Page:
By Joe Arruda
With five seconds remaining on the clock in the second overtime period, Fairleigh Dickinson-Florham found themselves in prime position as they set up for a corner kick at Brock-Affleck field. Nathalia Gallo lined up to take it on the left side of the field. Coming off of her right foot, the ball soared into the packed box.
A deflection from her teammate altered the path of the ball towards Springfield goalkeeper Caitlin Normoyle, who then deflected it away from the goal. The twice-deflected ball found the foot of Madeline Finnegan who sent a sharp ball in the direction of the left post, far out of Normoyle’s reach.
But, Springfield’s Sydney Wine remained in her defensive position from the corner kick, and made an impressive reactionary defensive save on what would have been the game winning goal for the Devils.
“That’s why she’s there,” head coach John Gibson joked after the game.
The defensive save ended up providing the source of energy that Springfield needed. With temperatures in the low 30s, it was a stiff game, from the players on the field to the players on the bench, but their play was not hindered.
By the time the second overtime period came around, Springfield was aggressive. They managed to take five shots, four of them on goal, while holding the Devils to none.
It was a long time coming for Kellie Smith, who was able to get six shots off in both overtime periods.
With just over a minute remaining in the second overtime period, the thought of penalty kicks seemed more and more like a reality. Smith was frustrated though. Her teammates were feeding her wonderful set up passes, but she couldn’t seem to get her shots past Ashley Paulino, the keeper for Fairleigh Dickinson.
This time though, was different.
She took it herself, worked past three Devils defenders, and managed to send a ball about waist-high to the right side of the net. Finally, she had gotten it in. It was the second game winning shot in the past two weeks for Smith after she put away the game winner in penalty kicks which sent the Pride to the NEWMAC Championship Semifinal on Nov. 5.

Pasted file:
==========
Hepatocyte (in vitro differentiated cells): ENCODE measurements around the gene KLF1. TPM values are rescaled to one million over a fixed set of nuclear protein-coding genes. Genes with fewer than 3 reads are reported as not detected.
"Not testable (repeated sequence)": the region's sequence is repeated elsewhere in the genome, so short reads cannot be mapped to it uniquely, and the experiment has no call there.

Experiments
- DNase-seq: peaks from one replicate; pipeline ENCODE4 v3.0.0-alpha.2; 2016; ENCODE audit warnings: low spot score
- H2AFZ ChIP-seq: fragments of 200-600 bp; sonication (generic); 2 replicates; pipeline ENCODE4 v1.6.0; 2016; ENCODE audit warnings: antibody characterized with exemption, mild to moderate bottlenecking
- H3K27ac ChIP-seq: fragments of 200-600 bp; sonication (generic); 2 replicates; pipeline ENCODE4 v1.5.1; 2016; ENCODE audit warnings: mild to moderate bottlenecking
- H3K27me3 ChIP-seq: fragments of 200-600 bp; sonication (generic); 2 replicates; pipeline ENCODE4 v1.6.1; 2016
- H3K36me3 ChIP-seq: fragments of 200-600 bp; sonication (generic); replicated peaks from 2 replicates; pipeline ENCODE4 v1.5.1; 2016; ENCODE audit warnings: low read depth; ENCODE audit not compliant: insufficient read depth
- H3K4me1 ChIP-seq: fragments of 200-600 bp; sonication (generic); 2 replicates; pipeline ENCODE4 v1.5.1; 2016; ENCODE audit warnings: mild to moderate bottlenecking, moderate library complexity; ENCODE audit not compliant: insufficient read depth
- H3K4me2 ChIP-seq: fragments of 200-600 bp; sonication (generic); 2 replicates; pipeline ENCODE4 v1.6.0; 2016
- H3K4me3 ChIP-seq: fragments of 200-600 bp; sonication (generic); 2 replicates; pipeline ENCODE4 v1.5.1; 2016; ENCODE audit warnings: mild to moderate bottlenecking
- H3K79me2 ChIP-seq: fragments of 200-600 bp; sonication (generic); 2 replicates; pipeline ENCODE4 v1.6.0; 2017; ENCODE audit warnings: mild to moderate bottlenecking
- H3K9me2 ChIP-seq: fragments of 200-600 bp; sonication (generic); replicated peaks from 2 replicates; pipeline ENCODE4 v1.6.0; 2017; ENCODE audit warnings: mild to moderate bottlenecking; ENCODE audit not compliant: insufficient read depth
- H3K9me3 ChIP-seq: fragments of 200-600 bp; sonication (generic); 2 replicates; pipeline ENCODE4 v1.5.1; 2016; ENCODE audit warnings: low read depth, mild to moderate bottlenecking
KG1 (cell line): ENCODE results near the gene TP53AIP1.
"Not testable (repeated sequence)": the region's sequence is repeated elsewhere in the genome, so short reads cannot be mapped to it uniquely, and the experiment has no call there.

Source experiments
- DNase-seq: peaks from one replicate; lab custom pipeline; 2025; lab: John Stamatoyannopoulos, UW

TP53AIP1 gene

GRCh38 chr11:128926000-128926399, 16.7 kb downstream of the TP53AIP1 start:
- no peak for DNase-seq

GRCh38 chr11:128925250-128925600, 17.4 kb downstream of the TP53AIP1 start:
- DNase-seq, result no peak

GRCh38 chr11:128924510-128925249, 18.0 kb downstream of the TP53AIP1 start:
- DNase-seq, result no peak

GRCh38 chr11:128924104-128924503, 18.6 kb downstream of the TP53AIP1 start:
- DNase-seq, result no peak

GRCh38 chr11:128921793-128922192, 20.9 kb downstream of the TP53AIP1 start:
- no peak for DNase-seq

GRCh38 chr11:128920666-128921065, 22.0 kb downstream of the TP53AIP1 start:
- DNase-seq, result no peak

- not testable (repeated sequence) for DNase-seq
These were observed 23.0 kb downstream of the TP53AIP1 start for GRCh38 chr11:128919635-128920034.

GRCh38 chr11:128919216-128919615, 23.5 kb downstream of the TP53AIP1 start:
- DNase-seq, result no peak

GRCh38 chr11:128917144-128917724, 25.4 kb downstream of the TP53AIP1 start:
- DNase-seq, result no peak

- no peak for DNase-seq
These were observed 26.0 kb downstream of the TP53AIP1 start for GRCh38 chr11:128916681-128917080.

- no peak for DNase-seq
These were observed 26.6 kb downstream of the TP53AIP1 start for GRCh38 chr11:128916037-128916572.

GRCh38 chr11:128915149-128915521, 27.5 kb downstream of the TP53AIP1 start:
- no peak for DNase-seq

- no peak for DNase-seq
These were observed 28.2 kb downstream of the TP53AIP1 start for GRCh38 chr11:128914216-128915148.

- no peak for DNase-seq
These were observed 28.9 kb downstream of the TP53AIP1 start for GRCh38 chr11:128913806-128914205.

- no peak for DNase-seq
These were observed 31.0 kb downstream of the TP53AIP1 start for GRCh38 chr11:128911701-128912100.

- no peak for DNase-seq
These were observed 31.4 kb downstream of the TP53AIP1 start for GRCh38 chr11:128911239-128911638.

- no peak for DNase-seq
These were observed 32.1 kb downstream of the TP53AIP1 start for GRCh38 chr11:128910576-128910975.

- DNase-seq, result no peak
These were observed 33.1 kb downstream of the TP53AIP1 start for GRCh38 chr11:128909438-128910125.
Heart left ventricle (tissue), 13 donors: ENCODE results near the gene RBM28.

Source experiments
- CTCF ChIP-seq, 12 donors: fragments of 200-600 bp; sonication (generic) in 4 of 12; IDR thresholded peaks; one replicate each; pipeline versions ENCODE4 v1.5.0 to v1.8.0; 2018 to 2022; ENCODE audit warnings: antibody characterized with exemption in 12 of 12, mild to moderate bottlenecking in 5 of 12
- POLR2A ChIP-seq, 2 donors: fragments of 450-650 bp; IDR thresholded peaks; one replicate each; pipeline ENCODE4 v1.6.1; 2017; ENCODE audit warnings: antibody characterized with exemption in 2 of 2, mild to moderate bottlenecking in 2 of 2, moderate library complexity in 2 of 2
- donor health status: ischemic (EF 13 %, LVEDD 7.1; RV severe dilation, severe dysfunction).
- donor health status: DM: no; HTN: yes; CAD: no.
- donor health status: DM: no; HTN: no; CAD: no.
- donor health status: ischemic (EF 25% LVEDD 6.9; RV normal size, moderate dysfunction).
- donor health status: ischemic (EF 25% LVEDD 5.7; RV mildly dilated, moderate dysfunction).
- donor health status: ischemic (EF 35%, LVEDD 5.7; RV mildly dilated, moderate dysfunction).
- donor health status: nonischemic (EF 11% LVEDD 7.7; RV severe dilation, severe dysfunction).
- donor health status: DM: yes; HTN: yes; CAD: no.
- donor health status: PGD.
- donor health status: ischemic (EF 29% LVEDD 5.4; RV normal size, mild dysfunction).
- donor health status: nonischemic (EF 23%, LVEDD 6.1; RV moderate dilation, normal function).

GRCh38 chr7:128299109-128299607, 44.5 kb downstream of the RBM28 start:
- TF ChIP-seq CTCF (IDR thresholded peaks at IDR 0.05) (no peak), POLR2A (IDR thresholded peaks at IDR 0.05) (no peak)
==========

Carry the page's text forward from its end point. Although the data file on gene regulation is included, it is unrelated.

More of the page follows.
“It took many tries to do it, but they kept on giving me good balls and I knew I had to finish. It was scary at first but then they just kept on doing it and we got it,” Smith said.
The Pride dominated possession which was reflected in the amount of shots they were able to get off. They finished with 27 shots, 14 of them on goal, while holding the Devils to just 17 shots, with nine on goal.
“I thought we played really well, moved the ball, which is what we asked the players to do, move the ball quickly; to play at a higher pace than we thought that they could deal with and to put the chances away,” Gibson said. “We had only scored three goals in the last four games, which is not like us, so we’re happy that we scored three, but we should have had a few more, and sooner. I thought it was a really good game; it was played in a good spirit, the ball was pinging around, they were more direct than us, they pressured us, they had good players. It was a good advert for division III women’s soccer.”
With one of their go-to scorers sidelined, the opportunities came down to the rest of the offense. Sara Swetland was that reliable force in the attacking third, as she was able to finish both of the Pride goals in regulation. The first came within the first three minutes of the game as a result of a perfectly executed give-and-go involving Swetland and Smith.
“It’s a team sport, one player can’t carry a team. We have strong players, I think a lot of people performed really well today, and that’s what it takes. I was very pleased, I thought we played well yesterday, and I thought we played really well today. The way we kept the ball was excellent, and that’s when we were at our best. The chances we made in the final third were great, and it took everyone working together to do it,” Gibson said.
The chances never seemed like they would stop coming for the Pride, but too often the result was either an offsides whistle, or a shot directly into the arms of Paulino. The Pride struggled dealing with the high defensive line that Fairleigh Dickinson employs. Nine offsides calls hindered the Springfield attack on many occasions, turning what looked like was going to be a fantastic chance on goal, into a free kick for the opposition.
“When the other team plays with a high defensive line, it’s inviting for people to run in behind, and I guess the combination of sometimes the run was too soon, they just went way too early, sometimes they tried to time it and the pass was a bit late. The benefit of looking at video, we might think we weren’t offsides, there were a couple that were incredibly tight, but the assistant referee, we’ve had him before, he makes good decisions normally, and he’s in a better position to see than we are,” Gibson said.
“So it’s frustrating because we need to play the ball quicker, and we need to check our runs, may need to curve it or hold it completely to stay on side and then go forward, and the official needs to make the right calls as well. I think when we look at it we will probably see that it was us making the mistakes so we’ll talk about it, but teams don’t normally hold that high of a line.”
Despite the struggles that came with good chances, and the 17 fouls that were called on Springfield, their three goals were enough to advance them into the semifinals of the ECAC Tournament.
The Pride will travel to Westminster, Maryland for the semifinal matchup on Saturday, Nov. 23, against Muhlenberg College at 2:00 p.m..
Photo courtesy of Springfield College Athletics